Self Acceptance and Society/Fat Acceptance
Self acceptance is loving and appreciating yourself even if there are things you'd eventually like to change. Fat acceptance or society acceptance is getting society as a whole to accept that we have the same rights as everyone else and to reduce prejudice within the community.
Got something you want to say about acceptance? Let us know at email@example.com.
I have struggled with my weight my whole life, and have suffered the indignities and cruel comments that all of us that don’t conform to the “standard” size have to put up with. I managed to lose 3 and a half stone about 10 years ago, and enjoyed for short while being able to buy clothes on the high street. Now due to my age, and a new relationship with someone who actually enjoys my curves have put almost all of it back on.
I now find myself back where I was, unable to find any clothes (apart from what I can only call matronly) that fit me. As almost 50% of the women in the UK are over size 16 why is this still the case? We all know that when the sales come there are rails and rails of size 10/12 left over where size 16+ clothes are sold almost as soon as they go on the shelf! Why can’t the retailers see that there is a huge lucrative market out there for curvy women who want to dress like everyone else, not forced to shop in “specialized” outlets?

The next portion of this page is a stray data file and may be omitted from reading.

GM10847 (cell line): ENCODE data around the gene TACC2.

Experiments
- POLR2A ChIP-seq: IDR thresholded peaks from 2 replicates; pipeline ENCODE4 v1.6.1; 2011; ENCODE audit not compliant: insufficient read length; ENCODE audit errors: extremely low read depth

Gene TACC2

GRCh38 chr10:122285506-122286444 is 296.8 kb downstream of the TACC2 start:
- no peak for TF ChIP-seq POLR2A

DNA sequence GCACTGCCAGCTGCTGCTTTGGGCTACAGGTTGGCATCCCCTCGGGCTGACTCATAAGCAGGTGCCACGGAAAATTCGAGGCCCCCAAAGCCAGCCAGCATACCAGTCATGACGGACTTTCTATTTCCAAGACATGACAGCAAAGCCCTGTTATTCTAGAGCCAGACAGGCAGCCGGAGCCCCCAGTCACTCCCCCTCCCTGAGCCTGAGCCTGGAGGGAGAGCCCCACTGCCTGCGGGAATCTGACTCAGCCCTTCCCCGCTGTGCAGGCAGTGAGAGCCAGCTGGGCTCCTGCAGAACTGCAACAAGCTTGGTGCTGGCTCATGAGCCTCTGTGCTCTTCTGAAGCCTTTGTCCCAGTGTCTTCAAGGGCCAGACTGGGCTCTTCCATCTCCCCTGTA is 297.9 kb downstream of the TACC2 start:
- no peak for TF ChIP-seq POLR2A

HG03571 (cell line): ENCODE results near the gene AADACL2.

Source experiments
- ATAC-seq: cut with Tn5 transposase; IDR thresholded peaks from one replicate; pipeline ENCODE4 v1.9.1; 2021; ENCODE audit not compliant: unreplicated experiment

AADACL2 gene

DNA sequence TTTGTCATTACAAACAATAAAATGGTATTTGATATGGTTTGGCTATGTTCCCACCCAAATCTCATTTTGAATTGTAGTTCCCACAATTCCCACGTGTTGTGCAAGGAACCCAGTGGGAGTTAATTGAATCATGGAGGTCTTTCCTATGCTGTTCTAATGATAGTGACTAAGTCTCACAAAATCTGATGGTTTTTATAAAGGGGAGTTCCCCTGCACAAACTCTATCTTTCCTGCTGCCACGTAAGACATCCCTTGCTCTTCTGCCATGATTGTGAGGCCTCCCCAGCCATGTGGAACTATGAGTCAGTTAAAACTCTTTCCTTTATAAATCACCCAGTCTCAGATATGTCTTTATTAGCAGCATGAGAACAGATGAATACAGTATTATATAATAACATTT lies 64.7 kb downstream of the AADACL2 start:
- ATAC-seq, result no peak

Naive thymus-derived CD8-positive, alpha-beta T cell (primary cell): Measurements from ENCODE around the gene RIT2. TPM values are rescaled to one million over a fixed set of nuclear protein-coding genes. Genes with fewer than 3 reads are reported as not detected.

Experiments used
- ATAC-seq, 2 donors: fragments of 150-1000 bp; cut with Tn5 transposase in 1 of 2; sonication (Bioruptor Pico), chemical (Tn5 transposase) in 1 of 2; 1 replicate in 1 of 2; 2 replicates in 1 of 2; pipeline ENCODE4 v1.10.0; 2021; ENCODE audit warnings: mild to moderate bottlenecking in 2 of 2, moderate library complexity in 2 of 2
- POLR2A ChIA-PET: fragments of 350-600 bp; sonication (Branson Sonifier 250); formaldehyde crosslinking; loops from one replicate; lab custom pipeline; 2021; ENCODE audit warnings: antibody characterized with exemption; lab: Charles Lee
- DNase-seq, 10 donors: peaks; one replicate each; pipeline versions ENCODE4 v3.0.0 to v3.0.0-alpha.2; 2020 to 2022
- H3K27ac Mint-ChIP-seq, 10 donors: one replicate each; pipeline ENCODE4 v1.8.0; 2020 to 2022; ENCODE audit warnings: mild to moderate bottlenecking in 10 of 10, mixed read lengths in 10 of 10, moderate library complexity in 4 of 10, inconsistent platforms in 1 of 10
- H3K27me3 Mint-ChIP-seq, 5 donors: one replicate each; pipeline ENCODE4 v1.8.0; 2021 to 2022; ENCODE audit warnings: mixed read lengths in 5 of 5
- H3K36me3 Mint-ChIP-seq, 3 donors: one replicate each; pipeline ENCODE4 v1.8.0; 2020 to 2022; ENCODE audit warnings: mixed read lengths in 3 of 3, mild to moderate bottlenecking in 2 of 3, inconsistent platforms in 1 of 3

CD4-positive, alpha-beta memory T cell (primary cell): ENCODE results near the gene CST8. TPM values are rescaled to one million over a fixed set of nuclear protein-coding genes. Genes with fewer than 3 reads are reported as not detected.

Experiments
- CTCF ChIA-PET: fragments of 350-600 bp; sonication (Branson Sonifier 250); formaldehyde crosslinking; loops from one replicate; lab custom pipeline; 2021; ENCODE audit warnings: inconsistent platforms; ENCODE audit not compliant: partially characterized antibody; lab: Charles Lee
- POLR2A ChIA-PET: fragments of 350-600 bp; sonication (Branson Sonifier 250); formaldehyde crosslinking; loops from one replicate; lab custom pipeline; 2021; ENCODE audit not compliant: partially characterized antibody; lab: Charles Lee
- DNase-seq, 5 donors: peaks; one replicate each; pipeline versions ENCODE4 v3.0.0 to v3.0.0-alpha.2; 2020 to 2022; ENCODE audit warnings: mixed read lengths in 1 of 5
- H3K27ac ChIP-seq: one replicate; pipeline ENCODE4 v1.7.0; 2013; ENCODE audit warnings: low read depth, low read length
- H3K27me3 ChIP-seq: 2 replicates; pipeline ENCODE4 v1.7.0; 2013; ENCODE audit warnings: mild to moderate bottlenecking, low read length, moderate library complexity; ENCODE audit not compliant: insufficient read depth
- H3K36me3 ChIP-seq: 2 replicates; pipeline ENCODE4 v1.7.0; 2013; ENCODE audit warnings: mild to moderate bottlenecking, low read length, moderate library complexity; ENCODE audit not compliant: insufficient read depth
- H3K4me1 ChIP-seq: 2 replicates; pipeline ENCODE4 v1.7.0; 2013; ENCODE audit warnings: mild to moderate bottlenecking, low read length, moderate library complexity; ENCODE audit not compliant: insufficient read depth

I have been so brain-washed by the media that I still find it hard to accept that my partner loves me the way I am, and still feel pressure to lose weight. I would love to change the way I think but am afraid that after so many years of “conditioning” this may not be achievable. I envy those of you who have managed to change their mind set and would love to know how you did it!
Written and submitted by: Kaz
Sometimes when I'm sitting watching a tv health show that deals with an overweight person I cannot help but laugh. These hosts, producers, etc. just don't get it.
I just watched a show (which I won't name) that had a 375 lbs woman who said she was a food addict. Fair enough ... I know where she is coming from ... I'm a food addict myself. So the host then shows her a table full of healthy foods and said you need to eat every 3 hours but eat a moderate amount of healthy food. Easier said than done when you are talking to a food addict. Then a therapist chimes in and says when you get a craving wait 10-15 minutes before listening to it. Think about what you are thinking and feeling that is giving you this craving. Do something to distract you like riding a bike. HAHAHAHA Ride a bike? Are you crazy? I haven't been near a bike for years. The bike would probably take one look at me walking, nay waddling, towards it and the tires would burst and it would fall apart.
So then the host, that cute little naive man, said here's what else you can do when you get these cravings and uncovers a plate of chocolate and some graham cookies. And then, this unknowing host said "just have a bite and that will take away the craving". HAHAHAHA ... and again HAHAHAHA ... a bite?!? Is he serious? Here is a self admitted food addict who loves (with a capital L O V E) cookies and sweets. Can you really just eat one bite? I couldn't. No way, no how.